Comment by Thomas Herchenroeder — January 24, 2008

It looks like every single Ajax framework vendor on the planet has commented here, so I feel I have to dive in ;)
(widget+, Qooxdoo etc)
There exists as you all say similar technologies, one is ours (Gaia Ajax Widgets) which can manipulate DOM on the server through building up the page using WebControls which are typed and compiled and sent to the client over XHR channel. The technology behind this thing is surely great, and the ability to only think about _one_ language when doing development of Ajax apps is brilliant, but to call this “new” is like calling sliced bread “new”…
Our samples at; http://ajaxwidgets.com/AllControlsSamples/ is for instance built 100% in C#, not ONE line of “Custom JavaScript” there…

Comment by polterguy — February 2, 2008

Jaxer is not the only kid on the block of “DOM in the server” paradigm, some months ago ItsNat an AJAX Java framework was released using a similar approach but in Java. If Jaxer is a Mozilla/FireFox in the server, ItsNat is a Universal Java W3C Browser in the server too build using servlets. In Jaxer view logic is in JavaScript W3C DOM, in ItsNat is Java W3C DOM, both share many things (conceptually).

Anyway ItsNat doesn’t need to create new persistence APIs etc because is Java, you can use the persistence framework (or any JavaEE part) you like more.

Comment by jmarranz — February 19, 2008

A similar approach is to use Python on client and server side, since Javascript is a quite young language for server side programming. Pyxer is an implementation of this idea.

Comment by perenzo — March 10, 2008

Sorry, forgot the link: http://www.pyxer.net

Comment by perenzo — March 10, 2008

Hmm, I think this is an interesting idea. I’m not going to lie, when I saw the article I heard myself almost yelling “woah”. But after taking a closer look at it, it isn’t that special. It’s nice to have the same language on the server and client, but it’s not needed. JavaScript was not meant to be a server-side language. Something like Python or Ruby serves the purpose much better.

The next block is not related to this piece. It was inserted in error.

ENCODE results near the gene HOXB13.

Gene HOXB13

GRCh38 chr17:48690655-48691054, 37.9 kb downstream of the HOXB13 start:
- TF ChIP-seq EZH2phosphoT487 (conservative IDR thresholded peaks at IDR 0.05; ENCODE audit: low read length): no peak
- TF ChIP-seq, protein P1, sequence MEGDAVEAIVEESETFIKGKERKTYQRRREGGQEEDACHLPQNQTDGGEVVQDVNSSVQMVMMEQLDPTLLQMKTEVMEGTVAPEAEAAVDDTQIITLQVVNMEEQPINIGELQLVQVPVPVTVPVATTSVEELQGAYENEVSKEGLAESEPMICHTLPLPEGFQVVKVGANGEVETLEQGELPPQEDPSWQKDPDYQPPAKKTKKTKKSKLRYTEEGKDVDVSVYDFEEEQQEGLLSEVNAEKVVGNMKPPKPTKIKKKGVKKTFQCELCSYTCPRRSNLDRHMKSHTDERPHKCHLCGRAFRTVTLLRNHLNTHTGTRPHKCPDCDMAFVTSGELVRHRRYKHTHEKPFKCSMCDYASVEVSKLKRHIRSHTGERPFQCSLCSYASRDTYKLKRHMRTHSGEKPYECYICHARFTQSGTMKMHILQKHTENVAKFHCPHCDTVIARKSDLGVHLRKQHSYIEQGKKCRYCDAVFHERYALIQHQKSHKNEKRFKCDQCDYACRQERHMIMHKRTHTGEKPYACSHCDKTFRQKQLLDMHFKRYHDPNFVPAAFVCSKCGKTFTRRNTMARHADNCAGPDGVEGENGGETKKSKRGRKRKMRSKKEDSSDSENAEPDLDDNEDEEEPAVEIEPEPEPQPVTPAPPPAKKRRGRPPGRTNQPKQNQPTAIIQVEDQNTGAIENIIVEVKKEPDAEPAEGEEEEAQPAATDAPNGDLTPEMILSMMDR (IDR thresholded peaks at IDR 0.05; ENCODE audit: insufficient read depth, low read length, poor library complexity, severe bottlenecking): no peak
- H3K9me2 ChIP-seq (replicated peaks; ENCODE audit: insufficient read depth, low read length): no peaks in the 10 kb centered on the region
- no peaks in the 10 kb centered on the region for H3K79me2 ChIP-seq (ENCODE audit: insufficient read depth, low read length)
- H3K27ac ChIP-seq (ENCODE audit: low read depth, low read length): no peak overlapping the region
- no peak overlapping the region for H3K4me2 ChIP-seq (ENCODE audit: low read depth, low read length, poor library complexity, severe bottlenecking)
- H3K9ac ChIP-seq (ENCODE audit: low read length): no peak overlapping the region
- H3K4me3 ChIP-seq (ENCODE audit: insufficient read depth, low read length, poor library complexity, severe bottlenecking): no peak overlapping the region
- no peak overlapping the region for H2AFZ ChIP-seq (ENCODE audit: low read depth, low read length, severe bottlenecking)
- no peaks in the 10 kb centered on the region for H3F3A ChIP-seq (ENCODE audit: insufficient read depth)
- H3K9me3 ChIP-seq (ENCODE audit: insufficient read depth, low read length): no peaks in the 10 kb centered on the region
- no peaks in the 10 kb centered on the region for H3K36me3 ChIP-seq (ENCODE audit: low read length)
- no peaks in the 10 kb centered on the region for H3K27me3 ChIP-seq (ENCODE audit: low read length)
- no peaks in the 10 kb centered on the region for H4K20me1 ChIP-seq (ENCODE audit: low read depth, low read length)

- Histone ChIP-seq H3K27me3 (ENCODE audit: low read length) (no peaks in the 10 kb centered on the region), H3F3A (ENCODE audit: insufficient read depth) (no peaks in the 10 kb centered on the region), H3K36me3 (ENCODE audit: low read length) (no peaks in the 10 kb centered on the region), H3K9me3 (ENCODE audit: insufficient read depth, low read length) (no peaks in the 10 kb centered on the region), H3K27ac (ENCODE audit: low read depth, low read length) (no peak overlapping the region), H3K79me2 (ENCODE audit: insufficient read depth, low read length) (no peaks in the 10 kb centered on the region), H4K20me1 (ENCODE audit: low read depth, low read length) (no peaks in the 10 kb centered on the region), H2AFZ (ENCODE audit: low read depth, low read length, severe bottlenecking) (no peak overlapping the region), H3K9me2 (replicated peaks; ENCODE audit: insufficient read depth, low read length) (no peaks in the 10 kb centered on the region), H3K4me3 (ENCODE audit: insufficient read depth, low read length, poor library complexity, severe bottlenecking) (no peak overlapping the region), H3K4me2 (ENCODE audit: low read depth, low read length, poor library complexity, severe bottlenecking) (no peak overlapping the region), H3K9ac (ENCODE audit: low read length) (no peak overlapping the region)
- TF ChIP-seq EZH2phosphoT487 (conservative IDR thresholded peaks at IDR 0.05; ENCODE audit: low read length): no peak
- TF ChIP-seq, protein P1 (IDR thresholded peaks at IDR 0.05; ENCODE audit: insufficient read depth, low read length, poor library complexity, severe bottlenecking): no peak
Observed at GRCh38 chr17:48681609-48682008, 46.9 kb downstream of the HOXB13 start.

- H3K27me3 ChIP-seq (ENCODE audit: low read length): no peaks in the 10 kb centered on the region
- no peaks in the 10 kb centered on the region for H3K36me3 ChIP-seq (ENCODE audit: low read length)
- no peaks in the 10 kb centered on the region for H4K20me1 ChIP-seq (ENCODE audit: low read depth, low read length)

Aside from my opinion, there are several technical problems with this implementation:
1) Speed. I think that’s obvious, but parsing the DOM and all that stuff for every single page requested, even if it has no JavaScript on it, is a huge performance hit.
2) Flexibility. Or lack of flexibility. You can’t really control things like HTML formatting with the DOM. I mean, that’s not too important, but for someone like me who likes their HTML clean and indented when they click View Source, it’s a bit irritating to see it formatted the Mozilla way. You can’t even make a template engine (well technically you can, but it would be slow as hell compared to the same one written in another language).
3) Limitations. There are currently some technical limitations as to how it can be set up. For example, you have to set it to parse every document in a specific directory. You can’t associate certain file extensions with Jaxer (or at least not that I know of), like you can with PHP and all the others.

All in all, I don’t think Jaxer is ready for use. Of course, it’s a newborn baby, and I can see it growing up in the future, but I don’t believe it is ready for a production environment yet.

Comment by musicfreak — March 10, 2008

What kind of functionality does an Ajax server offer thats different from a normal server. Is it the same as StreamHub Reverse Ajax Server? Or am I missing something here?

Comment by CometDude — October 1, 2009